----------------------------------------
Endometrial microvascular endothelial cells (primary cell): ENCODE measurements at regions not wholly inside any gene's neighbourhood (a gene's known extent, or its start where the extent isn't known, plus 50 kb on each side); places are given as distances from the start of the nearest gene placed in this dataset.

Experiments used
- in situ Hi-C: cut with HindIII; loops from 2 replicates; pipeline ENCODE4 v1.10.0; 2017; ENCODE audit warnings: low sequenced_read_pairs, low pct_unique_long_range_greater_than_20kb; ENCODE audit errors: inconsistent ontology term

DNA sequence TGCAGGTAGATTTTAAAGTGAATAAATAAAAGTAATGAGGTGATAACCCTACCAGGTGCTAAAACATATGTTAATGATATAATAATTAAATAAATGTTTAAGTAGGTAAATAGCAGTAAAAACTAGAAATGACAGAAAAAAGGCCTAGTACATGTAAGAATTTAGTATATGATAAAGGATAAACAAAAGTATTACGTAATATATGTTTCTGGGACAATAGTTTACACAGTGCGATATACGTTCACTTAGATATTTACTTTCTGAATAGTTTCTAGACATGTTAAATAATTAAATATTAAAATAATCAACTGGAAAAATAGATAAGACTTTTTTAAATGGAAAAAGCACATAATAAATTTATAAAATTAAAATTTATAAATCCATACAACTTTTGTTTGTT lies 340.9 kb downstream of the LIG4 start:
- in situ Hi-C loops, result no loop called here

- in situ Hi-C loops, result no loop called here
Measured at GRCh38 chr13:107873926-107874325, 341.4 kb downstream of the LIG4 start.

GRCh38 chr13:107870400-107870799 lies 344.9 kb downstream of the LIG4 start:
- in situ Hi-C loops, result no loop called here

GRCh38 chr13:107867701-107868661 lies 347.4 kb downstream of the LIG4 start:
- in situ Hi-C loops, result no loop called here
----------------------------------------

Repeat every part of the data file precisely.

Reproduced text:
Endometrial microvascular endothelial cells (primary cell): ENCODE measurements at regions not wholly inside any gene's neighbourhood (a gene's known extent, or its start where the extent isn't known, plus 50 kb on each side); places are given as distances from the start of the nearest gene placed in this dataset.

Experiments used
- in situ Hi-C: cut with HindIII; loops from 2 replicates; pipeline ENCODE4 v1.10.0; 2017; ENCODE audit warnings: low sequenced_read_pairs, low pct_unique_long_range_greater_than_20kb; ENCODE audit errors: inconsistent ontology term

DNA sequence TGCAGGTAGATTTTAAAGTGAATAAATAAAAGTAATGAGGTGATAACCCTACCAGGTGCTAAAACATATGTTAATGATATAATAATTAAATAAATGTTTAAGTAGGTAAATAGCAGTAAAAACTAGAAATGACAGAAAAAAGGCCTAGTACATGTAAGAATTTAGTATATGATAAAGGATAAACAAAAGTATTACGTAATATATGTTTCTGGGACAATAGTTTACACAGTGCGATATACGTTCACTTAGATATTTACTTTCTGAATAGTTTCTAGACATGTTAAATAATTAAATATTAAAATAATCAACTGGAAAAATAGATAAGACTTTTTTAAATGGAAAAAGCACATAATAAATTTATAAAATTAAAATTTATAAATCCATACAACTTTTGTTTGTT lies 340.9 kb downstream of the LIG4 start:
- in situ Hi-C loops, result no loop called here

- in situ Hi-C loops, result no loop called here
Measured at GRCh38 chr13:107873926-107874325, 341.4 kb downstream of the LIG4 start.

GRCh38 chr13:107870400-107870799 lies 344.9 kb downstream of the LIG4 start:
- in situ Hi-C loops, result no loop called here

GRCh38 chr13:107867701-107868661 lies 347.4 kb downstream of the LIG4 start:
- in situ Hi-C loops, result no loop called here